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Nursing Home Placement, Day Care Use, and Cognitive Decline in Alzheimer’s Disease
Robert S. Wilson, Ph.D.; Judith J. McCann, D.N.Sc.; Yan Li, Ph.D.; Neelum T. Aggarwal, M.D.; David W. Gilley, Ph.D.; Denis A. Evans, M.D.
Am J Psychiatry 2007;164:910-915. doi:10.1176/appi.ajp.164.6.910

Abstract

Objective: People with Alzheimer’s disease are often placed in a nursing home, sometimes after using adult day care services. How affected persons function during this potentially difficult transition is not well understood. The aim of this study was to examine the associations of day care use and nursing home placement with the rate of cognitive decline in Alzheimer’s disease. Method: The participants were 432 older persons with Alzheimer’s disease who were recruited from health care settings in the Chicago area. At baseline, they lived in the community and were using day care services a mean 1.7 days per week. At 6-month intervals for up to 4 years, they completed nine cognitive tests from which a composite measure of global cognition was derived. Results: On average, cognition declined at a gradually increasing rate during the study period. Nursing home placement was associated with a decrease in the level of cognition and an acceleration in the rate of cognitive decline. Day care use at baseline was not related to cognitive decline in initial analyses, but it interacted with nursing home placement such that higher level of day care use substantially reduced association of placement with accelerated cognitive decline. Education interacted with placement such that more schooling was associated with a greater increase in cognitive decline upon nursing home placement, but prior day care use also attenuated this association. Conclusions: Nursing home placement is associated with accelerated short-term cognitive decline in Alzheimer’s disease. Prior experience in adult day care may lessen this association.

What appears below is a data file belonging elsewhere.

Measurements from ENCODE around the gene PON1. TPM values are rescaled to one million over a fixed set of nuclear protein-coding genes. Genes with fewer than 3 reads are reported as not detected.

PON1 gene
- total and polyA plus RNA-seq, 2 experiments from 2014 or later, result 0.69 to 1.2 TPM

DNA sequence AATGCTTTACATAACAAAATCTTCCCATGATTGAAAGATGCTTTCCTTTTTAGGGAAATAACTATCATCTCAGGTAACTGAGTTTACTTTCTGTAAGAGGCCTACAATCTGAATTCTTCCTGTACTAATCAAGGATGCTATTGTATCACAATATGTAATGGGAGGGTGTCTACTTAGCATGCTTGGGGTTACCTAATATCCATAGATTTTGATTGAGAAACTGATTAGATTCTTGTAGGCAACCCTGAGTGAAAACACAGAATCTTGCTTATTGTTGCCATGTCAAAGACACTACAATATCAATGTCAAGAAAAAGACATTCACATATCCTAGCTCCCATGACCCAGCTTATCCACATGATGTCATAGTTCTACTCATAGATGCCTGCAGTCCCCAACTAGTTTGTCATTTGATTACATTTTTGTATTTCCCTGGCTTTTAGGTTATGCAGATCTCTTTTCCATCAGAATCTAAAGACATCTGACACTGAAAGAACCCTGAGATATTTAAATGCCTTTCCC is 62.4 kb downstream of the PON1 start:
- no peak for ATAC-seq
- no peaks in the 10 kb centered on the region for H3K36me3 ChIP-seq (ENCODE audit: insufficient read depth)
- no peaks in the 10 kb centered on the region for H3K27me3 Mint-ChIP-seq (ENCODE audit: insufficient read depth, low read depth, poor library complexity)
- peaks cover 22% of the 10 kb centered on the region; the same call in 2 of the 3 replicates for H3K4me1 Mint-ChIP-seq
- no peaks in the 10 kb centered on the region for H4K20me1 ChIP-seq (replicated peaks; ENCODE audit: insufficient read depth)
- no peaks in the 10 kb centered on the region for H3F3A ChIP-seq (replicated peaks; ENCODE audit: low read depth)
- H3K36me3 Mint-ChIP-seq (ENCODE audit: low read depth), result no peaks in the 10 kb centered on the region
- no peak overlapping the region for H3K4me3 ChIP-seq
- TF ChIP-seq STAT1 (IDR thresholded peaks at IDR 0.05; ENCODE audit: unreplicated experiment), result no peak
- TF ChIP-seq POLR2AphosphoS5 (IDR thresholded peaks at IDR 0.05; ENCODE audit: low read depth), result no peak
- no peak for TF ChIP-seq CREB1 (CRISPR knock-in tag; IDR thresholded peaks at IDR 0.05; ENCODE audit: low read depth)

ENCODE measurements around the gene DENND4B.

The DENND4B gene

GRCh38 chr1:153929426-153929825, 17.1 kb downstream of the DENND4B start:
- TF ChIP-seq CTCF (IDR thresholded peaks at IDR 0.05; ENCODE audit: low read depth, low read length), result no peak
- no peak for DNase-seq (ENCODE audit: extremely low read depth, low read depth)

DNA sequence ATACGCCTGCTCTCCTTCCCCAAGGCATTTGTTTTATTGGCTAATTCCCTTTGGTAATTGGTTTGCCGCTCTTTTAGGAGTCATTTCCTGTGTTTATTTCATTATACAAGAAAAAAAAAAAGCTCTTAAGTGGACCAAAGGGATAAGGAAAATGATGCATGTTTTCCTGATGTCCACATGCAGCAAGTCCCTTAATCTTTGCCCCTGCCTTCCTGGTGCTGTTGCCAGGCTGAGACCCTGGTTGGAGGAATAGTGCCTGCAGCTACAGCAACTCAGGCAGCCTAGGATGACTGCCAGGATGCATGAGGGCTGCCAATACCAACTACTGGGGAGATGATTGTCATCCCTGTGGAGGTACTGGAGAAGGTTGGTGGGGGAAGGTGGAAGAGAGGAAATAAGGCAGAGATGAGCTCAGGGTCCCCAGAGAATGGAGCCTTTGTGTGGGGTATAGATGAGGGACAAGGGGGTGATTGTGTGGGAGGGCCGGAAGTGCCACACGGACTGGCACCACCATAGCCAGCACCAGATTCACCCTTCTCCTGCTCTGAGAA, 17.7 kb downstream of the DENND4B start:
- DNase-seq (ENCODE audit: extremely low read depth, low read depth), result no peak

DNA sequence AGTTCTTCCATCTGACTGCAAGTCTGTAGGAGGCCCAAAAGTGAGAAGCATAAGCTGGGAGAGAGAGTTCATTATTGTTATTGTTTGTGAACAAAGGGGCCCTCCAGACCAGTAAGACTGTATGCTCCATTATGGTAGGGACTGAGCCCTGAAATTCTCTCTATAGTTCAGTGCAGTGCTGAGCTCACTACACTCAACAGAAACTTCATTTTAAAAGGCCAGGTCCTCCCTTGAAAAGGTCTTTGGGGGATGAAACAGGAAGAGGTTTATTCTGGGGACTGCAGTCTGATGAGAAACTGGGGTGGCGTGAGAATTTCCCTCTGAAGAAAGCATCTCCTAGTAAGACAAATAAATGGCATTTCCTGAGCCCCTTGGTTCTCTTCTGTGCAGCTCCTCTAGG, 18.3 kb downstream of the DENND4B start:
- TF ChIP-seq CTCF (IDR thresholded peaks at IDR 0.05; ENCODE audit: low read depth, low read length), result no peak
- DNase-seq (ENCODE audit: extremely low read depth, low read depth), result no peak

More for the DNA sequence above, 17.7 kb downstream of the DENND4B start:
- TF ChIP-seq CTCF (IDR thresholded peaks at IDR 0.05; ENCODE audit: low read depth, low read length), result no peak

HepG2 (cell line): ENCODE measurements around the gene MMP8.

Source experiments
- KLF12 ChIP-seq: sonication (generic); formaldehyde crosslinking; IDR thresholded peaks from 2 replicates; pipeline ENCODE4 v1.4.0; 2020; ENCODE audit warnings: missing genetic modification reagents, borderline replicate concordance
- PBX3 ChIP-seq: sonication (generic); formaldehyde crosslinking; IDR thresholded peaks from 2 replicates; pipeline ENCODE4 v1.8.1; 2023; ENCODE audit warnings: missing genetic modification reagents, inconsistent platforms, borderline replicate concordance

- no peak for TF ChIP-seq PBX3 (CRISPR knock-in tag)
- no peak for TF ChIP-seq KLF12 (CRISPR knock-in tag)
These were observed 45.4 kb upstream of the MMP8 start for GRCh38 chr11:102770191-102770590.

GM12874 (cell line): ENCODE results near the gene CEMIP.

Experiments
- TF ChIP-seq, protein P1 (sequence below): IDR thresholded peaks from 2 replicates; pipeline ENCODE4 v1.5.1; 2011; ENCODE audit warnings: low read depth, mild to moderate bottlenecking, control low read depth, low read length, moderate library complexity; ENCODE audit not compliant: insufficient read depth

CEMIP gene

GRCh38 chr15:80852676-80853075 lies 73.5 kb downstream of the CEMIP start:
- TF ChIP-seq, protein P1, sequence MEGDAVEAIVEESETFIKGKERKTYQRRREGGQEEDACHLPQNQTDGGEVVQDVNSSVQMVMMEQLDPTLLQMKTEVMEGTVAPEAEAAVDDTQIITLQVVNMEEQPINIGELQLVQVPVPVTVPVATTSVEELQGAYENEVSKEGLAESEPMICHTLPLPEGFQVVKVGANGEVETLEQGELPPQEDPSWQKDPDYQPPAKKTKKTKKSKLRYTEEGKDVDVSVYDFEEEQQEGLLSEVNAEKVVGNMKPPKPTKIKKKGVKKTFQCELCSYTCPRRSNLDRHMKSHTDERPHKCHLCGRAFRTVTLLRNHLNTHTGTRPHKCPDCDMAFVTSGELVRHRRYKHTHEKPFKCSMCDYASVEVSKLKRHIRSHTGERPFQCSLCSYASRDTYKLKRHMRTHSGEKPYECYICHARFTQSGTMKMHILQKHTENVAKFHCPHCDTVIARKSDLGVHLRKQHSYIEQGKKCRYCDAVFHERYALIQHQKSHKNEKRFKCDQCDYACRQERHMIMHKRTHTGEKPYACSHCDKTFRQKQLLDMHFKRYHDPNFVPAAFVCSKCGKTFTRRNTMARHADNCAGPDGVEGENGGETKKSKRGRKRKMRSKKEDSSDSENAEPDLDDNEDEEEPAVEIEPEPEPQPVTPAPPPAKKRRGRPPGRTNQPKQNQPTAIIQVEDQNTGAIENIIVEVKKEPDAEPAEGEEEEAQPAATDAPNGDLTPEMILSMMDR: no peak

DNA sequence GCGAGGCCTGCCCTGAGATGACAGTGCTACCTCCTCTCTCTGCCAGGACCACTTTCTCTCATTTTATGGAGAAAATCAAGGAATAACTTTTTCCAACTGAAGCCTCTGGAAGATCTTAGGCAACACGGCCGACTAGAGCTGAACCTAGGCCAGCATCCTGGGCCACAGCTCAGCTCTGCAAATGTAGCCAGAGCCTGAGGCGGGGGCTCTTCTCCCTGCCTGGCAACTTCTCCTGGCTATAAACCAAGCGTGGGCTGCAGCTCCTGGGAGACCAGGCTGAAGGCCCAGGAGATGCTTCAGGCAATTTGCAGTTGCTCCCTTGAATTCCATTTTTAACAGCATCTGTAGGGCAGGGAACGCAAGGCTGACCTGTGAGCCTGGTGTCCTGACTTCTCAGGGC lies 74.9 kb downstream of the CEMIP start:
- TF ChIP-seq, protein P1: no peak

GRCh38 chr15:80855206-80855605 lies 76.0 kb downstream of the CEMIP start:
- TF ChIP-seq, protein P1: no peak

Abstract Teaser
Figures in this Article

Progressive decline in cognitive function is the principal clinical manifestation of Alzheimer’s disease. As the dementia progresses, affected persons require increasing levels of care. A variety of adult day care programs have been developed to reduce caregiver burden and to provide therapeutic and social activities for the affected person (1, 2). Nonetheless, most persons with dementia are eventually placed in a nursing home (3). Although, the transition from the community to institutional residence is a life event of enormous significance to affected persons, little is known about the relation of such placement to the course of cognitive decline in the disease or whether day care use in any way modifies this correlation.

In the current study, we examined the associations of day care use and nursing home placement with trajectories of global cognitive decline in Alzheimer’s disease. The participants were a group of about 400 community dwelling persons with clinically diagnosed Alzheimer’s disease who had cognitive function testing at 6-month intervals for up to 4 years. We used mixed-effects regression models to characterize individual paths of change in cognitive function and their relation to level of day care use at baseline and subsequent institutionalization.

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Participants

The study subjects were recruited from the Rush Alzheimer’s Disease Center and from adult day care centers in the Chicago metropolitan area. Eligibility was established at baseline and required a clinical diagnosis of Alzheimer’s disease, age of 65 years or older, and residence in the community. After complete description of the study to the subjects, informed consent was obtained from patients and family members. The study was approved by the institutional review board of Rush University Medical Center.